Development of a Mechanistic Model of Multisensory Integration and Human Postural Control

Imagine situations in which you cannot see very well, such as when you enter a darkened room or get up from bed at night to get a drink of water. In these situations, one often seeks out nearby chairs or tables with the fingertips to guide us through the room. However, we have found that lightly touching surfaces offers more than just guidance, it serves to steady upright balance as well.

Peripheral and Central Postural Disorders

Impaired balance control may arise from neurological problems such as loss of inner ear (vestibular) function. Deficits in one sensory system can also affect how intact sensory systems contribute to postural control. For example, patients without vestibular function commonly relate no difficulty walking on hard support surfaces, but report discomfort walking on “spongy” surfaces (e.g., grass) that disrupt the processing of sensory information at the feet. The daily life of such individuals is severely hampered by such balance problems.

Multisensory Integration and Human Postural Control

Standing upright on two legs is a complicated control problem for the nervous system. Humans never stand perfectly still and small muscular corrections are constantly made to keep the head and trunk in an upright posture. But sending the proper muscular commands is only half the problem. Proper corrections are possible only if you have a good estimate of body position. To get this estimate, you need information from the visual (eyes), vestibular (inner ear) and somatosensory (muscular and skin receptors) systems. We know a lot about how each of these sensory systems contribute to postural control, but very little is known about how sensory information from different senses is fused to form a estimate of body position.

Genetic Basis for Vestibular Dysfunction

n collaboration with Dr. Steve Roth, we studied individuals who have lost vestibular function due to gentamicin therapy to determine whether there is an underlying genetic basis for such loss. The loss of balance function can have severe implications for general physical function and independence, and is a common consequence of aging. The loss of balance function occurs in a significant fraction of individuals (6-16%) treated with the antibiotic gentamicin (GM), and we hypothesize that genetic susceptibility is important. To study the genetic basis of drug susceptibility, we are studying individuals with antibiotic-induced balance dysfunction. This study will provide an opportunity for studying the influence of several genes on balance function. In addition to providing an immediate and significant clinical impact for patients being considered for antibiotic therapy, the present work will provide important information about the genetic aspects of balance function in general.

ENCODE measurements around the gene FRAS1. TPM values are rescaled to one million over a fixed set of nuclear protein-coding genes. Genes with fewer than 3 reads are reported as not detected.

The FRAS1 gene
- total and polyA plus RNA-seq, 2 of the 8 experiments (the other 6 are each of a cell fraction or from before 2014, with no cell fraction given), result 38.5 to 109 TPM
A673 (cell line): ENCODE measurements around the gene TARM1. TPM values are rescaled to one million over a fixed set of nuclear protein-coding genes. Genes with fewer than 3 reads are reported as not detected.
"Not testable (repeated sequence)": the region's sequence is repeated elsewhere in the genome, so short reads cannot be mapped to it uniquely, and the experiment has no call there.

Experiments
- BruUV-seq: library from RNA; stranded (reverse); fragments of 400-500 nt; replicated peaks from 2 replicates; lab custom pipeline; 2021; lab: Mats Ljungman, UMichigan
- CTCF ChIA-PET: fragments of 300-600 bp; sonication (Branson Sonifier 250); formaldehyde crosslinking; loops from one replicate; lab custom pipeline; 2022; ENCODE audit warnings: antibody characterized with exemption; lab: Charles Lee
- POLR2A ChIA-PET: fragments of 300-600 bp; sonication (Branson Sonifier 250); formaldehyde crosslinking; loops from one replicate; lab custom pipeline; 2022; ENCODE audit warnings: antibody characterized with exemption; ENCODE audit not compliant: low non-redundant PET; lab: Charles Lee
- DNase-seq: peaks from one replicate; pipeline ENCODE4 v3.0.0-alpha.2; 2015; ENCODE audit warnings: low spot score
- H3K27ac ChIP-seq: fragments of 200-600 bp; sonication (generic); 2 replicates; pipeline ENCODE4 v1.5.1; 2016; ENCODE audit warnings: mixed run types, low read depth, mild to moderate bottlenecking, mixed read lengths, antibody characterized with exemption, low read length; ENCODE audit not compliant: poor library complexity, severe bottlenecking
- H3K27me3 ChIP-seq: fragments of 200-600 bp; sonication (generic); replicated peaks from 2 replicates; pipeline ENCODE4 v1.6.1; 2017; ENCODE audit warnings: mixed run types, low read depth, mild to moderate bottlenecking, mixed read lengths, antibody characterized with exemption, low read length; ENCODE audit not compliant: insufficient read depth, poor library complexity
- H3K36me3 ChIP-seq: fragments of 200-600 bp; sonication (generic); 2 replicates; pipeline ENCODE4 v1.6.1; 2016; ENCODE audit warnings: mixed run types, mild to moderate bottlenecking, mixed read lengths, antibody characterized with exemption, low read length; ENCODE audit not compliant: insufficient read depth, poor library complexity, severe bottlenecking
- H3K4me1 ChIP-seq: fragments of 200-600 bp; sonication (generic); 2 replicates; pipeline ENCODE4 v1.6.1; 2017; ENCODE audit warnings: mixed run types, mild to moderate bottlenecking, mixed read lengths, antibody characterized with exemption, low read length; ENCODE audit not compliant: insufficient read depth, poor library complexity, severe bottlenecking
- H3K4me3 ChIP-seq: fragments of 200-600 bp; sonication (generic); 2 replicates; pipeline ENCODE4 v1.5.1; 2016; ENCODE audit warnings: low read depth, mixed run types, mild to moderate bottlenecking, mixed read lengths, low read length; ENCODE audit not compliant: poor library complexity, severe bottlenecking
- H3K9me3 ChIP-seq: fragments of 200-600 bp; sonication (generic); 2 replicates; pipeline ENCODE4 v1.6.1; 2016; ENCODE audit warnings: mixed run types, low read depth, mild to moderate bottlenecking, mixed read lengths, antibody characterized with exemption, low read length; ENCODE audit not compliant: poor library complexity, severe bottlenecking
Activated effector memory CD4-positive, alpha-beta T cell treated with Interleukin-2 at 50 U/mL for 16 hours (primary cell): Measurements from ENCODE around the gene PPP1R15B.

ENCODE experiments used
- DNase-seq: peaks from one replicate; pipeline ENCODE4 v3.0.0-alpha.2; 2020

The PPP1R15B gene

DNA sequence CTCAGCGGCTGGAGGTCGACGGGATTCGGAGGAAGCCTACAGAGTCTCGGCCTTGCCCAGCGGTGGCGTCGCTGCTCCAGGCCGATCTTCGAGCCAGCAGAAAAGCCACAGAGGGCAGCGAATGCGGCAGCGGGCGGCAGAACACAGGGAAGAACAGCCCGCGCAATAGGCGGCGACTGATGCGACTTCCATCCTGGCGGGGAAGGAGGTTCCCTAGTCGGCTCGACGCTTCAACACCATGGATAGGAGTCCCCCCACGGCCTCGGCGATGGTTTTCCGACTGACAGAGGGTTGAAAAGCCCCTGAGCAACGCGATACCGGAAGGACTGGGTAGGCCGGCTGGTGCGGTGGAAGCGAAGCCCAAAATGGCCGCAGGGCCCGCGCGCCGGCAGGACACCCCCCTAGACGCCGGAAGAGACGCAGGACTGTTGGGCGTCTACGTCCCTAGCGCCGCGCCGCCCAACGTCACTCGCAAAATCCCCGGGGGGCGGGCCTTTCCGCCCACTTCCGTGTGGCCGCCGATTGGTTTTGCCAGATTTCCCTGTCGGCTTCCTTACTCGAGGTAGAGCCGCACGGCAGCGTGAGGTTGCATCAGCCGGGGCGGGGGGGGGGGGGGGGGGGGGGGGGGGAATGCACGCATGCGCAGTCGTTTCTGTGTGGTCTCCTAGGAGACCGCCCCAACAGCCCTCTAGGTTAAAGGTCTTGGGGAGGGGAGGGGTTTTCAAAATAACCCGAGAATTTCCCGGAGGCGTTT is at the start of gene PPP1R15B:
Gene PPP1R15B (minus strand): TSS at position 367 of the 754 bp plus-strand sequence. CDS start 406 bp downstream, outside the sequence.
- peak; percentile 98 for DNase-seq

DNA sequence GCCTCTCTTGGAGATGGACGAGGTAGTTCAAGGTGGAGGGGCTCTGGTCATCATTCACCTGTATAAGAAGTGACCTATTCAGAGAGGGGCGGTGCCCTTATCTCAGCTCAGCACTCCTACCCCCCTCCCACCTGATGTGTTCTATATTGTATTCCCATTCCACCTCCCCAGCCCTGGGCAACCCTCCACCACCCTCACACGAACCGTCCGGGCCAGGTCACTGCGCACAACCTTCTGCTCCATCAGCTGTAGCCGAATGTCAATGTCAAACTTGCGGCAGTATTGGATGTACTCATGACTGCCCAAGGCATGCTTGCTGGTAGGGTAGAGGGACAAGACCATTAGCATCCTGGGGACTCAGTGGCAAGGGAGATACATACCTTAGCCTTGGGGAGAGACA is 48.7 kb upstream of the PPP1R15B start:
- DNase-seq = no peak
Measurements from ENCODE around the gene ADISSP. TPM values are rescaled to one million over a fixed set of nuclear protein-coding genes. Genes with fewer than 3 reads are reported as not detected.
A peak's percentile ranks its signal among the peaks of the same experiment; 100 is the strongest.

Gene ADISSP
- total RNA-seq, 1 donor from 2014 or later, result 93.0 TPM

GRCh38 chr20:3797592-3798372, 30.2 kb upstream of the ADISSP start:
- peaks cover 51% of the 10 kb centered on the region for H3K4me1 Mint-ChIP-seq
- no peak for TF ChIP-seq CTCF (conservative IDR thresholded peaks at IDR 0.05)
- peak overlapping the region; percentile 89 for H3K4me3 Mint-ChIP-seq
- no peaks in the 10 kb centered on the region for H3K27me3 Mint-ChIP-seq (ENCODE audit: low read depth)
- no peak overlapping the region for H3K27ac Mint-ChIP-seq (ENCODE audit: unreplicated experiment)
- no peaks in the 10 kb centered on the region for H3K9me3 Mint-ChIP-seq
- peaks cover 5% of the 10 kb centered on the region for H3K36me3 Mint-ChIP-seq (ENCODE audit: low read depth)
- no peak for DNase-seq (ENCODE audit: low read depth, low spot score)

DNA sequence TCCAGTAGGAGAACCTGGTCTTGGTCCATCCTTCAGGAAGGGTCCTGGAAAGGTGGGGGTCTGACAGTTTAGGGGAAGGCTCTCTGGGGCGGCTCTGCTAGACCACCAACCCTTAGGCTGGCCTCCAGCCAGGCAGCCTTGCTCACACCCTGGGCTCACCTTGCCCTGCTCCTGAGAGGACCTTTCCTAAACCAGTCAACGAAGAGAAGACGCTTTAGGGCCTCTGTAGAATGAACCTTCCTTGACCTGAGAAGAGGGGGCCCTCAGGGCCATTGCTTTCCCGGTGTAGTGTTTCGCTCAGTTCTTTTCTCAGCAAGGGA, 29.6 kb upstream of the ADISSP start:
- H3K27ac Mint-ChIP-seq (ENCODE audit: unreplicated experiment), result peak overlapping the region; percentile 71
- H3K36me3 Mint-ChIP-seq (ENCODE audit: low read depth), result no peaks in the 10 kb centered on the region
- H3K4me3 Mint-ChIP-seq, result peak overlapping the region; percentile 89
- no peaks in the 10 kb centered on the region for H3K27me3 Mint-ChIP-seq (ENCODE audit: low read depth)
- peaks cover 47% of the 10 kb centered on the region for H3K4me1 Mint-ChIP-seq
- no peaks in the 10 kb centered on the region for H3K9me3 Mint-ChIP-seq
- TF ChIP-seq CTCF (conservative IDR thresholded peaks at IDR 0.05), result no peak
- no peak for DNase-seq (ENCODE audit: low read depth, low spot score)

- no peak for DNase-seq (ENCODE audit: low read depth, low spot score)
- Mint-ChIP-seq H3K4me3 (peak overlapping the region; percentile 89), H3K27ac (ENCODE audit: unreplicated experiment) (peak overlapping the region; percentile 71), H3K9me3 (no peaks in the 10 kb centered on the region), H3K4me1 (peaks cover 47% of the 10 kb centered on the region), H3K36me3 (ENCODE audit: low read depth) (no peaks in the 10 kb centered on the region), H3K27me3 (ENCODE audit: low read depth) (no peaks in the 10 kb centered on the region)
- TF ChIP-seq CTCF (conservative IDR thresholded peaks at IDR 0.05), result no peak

The Interaction of Sensory Information, Posture, and Locomotion

The evolutionary development of bipedal stance, which freed the hands from locomotion, is considered the fundamental distinction between humans and our closest relatives. Accompanying that development is the problem of stabilizing the multilinked body over a narrow base of support. Engineered devices, such as cars and robots, typically solve the stability problem by having a wide base of support and/or concentrating the bulk of its weight lower down. However, the human body has evolved with more than just upright stability as a constraint, with most of its mass concentrated higher up in the trunk, making it inherently unstable and prone to falls. The human body has evolved a sophisticated control system to achieve upright bipedal locomotion. The characteristics of this control system are virtually unknown, with most research focusing on biomechanical and energetic aspects of human gait. We are investigating how multisensory information Is used to stabilize the gait cycle by stimulating walking subjects with multiple forms of sensory information, including visual, vestibular and proprioceptive.

Multisensory Balance Training

Falls are known to be a major source of injury and accidental death in the elderly. Of the population over 65 years of age, one-third to one-half experience falls annually; of these, half do so repeatedly. Falls are the leading cause of injury in older adults and the primary cause of accidental death in those over age 85. Five percent of falls lead to a fracture, with hip fractures being the most common (greater than 200,000 annually). Further, imbalance in older adults is strongly associated with functional decline and frailty. Certain activities of daily living can no longer be performed, or are avoided due to a fear of falling. Unstable elderly persons become increasingly sedentary, homebound and isolated. Falls and instability contribute to 40% of nursing home admissions.

Decomposing the Control Loop for Upright Balance

Human upright bipedal stance is deceivingly complex. What appears to be a relatively simple behavior in healthy individuals is the function of a complex adaptive feedback control system that remains poorly understood. The complexity becomes more apparent with the onset of balance problems due to neurological injury or disease, not only in our poor understanding of the mechanisms through which such injury/disease affects balance control, but in our ability to treat it effectively. It is crucial to decompose the balance control loop in order to trace deficits to a specific component/process.

The Influence of Light Touch Contact on Human Postural Control

Imagine situations in which you cannot see very well, such as when you enter a darkened room or get up from bed at night to get a drink of water. In these situations, one often seeks out nearby chairs or tables with the fingertips to guide us through the room. However, we have found that lightly touching surfaces offers more than just guidance, it serves to steady upright balance as well.